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Old 8th October 2008, 03:31 PM   #1
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Default changing an integrated tube amp to a power amp

Hi all. Not sure if something like this has been discussed - my search did not turn up anything.

I have a Mingda (a chinese brand) integrated tube amplifier, and I want to convert it to a power amp. Besides getting rid of the volume control part, I guess I should also bypass its preamp part, but I am not sure how to do that. The integrated amp uses 2 12ax7 as input, two 6sn7 as the driver and 4 KT88 as outputs. I don't think I can just connect the output of a preamp to the two 6sn7. Any advices?

Thank you,

Frank
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Old 8th October 2008, 04:25 PM   #2
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Default Re: changing an integrated tube amp to a power amp

Quote:
Originally posted by f1802llk
Hi all. Not sure if something like this has been discussed - my search did not turn up anything.

I have a Mingda (a chinese brand) integrated tube amplifier, and I want to convert it to a power amp. Besides getting rid of the volume control part, I guess I should also bypass its preamp part, but I am not sure how to do that. The integrated amp uses 2 12ax7 as input, two 6sn7 as the driver and 4 KT88 as outputs. I don't think I can just connect the output of a preamp to the two 6sn7. Any advices?

Thank you,

Frank
Find and post the schematic and we will be able to answer.. Mostly likely the 12AX7 is in the first stage of the power amplifier and will be retained.

Probably at its simplest you can find the connections to each channel's volume control pot wiper, disconnect and run each to the appropriate channel RCA input jack. (Remove old connection to center pin first though) Place a 100K resistor across each jack to assure that the inputs have a path for input stage grid current.
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Old 9th October 2008, 03:00 PM   #3
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Thank you for your reply. I did try removing only the volume control and have the signal from RCA going directly to the grid of the input tube. It works fine but has too much gain.

I drew up a schema for the input and driver sections of the amp. It is what my amp is now after quite a few mods. It's attached as a picture. I am not sure if I made it clear in the picture: the two halves of 12AX7 are connected together, so the two grids (7 and 2) are connected by a wire, so are the two cathodes (8 and 3), etc.

Thank you.

Frank
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Old 9th October 2008, 04:20 PM   #4
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Yeah, no flexibility to make minor changes, what I would recommend is using a resistive attenuator at the input. Use a 68K (from signal) and 33K (to ground) in series, take output between the two and you will have ~10dB less gain and an input impedance about 100K. Other ratios are possible for example 2 x 49.9K gives you 6dB attenuation with 100K input Z.. If you are using a lower impedance source, try halving the recommended values for a 50K input impedance as this will reduce the interaction with the 12AX7's miller capacitance, possibly resulting in slightly better HF response. Going beyond this requires you to redesign the front end circuitry.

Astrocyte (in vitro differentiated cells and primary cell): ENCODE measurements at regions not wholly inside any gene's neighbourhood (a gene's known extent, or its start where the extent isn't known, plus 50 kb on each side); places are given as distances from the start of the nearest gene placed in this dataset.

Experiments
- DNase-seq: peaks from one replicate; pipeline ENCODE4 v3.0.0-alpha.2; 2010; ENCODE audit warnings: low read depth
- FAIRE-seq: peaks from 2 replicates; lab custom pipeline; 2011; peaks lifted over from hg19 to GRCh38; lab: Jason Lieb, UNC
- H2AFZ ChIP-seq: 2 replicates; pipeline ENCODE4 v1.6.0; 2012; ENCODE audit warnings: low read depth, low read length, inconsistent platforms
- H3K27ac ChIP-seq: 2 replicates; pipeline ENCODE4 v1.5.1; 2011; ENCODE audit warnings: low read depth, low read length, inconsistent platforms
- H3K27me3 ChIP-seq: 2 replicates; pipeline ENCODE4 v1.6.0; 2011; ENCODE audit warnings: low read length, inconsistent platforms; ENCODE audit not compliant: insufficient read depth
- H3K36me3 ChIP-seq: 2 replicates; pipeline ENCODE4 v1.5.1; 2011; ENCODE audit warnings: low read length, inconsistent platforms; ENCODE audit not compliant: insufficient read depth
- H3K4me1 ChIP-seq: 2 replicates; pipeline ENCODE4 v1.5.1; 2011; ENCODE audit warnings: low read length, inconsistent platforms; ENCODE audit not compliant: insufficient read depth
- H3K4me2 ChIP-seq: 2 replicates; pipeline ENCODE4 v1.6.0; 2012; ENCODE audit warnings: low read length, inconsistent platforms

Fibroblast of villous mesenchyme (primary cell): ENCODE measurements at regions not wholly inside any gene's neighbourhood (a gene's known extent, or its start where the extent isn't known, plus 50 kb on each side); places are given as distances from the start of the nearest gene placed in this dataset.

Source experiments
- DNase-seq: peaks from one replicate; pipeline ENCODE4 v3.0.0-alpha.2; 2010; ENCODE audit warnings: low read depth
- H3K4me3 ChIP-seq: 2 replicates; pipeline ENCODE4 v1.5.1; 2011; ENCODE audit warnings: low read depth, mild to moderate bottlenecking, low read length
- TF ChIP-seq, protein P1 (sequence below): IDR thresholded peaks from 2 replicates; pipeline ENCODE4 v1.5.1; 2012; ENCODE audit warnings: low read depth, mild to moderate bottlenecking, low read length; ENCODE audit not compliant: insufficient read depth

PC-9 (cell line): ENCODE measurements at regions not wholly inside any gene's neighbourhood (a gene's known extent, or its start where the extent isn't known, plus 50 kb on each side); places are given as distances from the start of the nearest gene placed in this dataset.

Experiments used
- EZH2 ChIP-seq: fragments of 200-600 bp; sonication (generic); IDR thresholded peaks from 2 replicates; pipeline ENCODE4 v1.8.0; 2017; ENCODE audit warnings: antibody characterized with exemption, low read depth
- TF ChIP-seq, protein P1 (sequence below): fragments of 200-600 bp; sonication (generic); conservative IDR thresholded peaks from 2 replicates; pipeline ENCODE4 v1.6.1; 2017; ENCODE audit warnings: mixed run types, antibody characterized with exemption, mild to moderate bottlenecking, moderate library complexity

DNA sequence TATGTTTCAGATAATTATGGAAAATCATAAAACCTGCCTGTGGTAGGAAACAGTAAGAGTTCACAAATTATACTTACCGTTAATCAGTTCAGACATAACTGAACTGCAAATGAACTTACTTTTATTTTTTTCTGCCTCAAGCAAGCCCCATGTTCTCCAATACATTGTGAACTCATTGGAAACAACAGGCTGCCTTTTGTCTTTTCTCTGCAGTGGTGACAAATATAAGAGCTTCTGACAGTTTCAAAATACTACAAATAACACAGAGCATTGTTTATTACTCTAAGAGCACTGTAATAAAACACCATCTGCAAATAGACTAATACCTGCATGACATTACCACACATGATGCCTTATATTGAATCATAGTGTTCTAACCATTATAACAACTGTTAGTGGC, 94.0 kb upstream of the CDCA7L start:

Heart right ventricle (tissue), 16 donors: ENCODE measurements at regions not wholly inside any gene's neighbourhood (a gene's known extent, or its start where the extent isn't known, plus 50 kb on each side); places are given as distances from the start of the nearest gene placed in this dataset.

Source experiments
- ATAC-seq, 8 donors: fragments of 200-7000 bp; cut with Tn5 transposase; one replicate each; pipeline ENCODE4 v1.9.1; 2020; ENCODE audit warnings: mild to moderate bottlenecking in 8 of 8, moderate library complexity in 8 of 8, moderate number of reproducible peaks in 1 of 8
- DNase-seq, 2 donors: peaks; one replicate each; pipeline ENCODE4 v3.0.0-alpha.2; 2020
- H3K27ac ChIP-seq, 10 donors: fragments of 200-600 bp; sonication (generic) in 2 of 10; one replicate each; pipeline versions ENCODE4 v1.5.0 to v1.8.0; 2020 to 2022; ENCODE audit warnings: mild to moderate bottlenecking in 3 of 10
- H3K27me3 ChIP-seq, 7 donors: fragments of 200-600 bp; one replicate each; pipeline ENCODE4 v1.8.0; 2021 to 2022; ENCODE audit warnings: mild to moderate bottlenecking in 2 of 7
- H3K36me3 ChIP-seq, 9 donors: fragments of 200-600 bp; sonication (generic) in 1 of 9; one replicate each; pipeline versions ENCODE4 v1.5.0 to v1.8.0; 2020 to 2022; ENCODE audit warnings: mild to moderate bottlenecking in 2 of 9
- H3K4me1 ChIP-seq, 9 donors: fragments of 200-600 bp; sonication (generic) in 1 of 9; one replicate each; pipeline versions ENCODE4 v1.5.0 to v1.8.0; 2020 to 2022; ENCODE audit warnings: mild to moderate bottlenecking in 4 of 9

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Old 10th October 2008, 01:01 AM   #5
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Frank,

Is there a NFB loop in the amp? Are the KT88s triode wired?

If no NFB loop is present, simply replacing the 12AX7 with a 12AY7 may be all that's necessary.
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Old 10th October 2008, 02:47 AM   #6
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There is no NFB, and it's push-pull with triode. Thanks for suggesting 12AY7. I'll give them a try.

I am not afraid to change some circuitry though. I guess I can also lower the gain a bit by lowering the anode resistor from 100k to 47k (lower the B+ accordingly from 288v to about 200v), and lower the next stage grid resistor from 1M to 470K, right? Would these be a sensible thing to do? Another thing is that I could not figure out why they made use of 12AX7 that way. I mean why they wanted to connect the two halves together. I don't think this would affect the gain (voltage), just getting twice the current, right? One really need only one 12AX7 for the whole thing, one half for the left channel and the other for the right. Or I missed something here?

Frank
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Old 10th October 2008, 01:56 PM   #7
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I'd go with the 12AY7, making the other changes you suggest will result in significantly increased distortion in that first stage.
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Old 10th October 2008, 02:19 PM   #8
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From the datasheet for 12AY7, it has significantly more current than 12AX7. So I'd have to decrease the cathode resistors (currently they are 1.1k) and/or the anode resistor (currently 100k)?

Thank you,

Frank
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Old 10th October 2008, 05:25 PM   #9
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Quote:
Originally posted by f1802llk
From the datasheet for 12AY7, it has significantly more current than 12AX7. So I'd have to decrease the cathode resistors (currently they are 1.1k) and/or the anode resistor (currently 100k)?

Thank you,

Frank

Not necessarily, try it as is first, and then tweak if needed.
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